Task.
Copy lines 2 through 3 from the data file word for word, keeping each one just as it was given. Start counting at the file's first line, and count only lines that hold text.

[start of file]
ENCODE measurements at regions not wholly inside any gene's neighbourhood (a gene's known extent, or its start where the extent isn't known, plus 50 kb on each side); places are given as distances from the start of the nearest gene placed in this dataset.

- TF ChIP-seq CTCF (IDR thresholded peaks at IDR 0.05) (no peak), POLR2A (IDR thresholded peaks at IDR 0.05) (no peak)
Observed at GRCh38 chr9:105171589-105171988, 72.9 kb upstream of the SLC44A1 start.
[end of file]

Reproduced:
- TF ChIP-seq CTCF (IDR thresholded peaks at IDR 0.05) (no peak), POLR2A (IDR thresholded peaks at IDR 0.05) (no peak)
Observed at GRCh38 chr9:105171589-105171988, 72.9 kb upstream of the SLC44A1 start.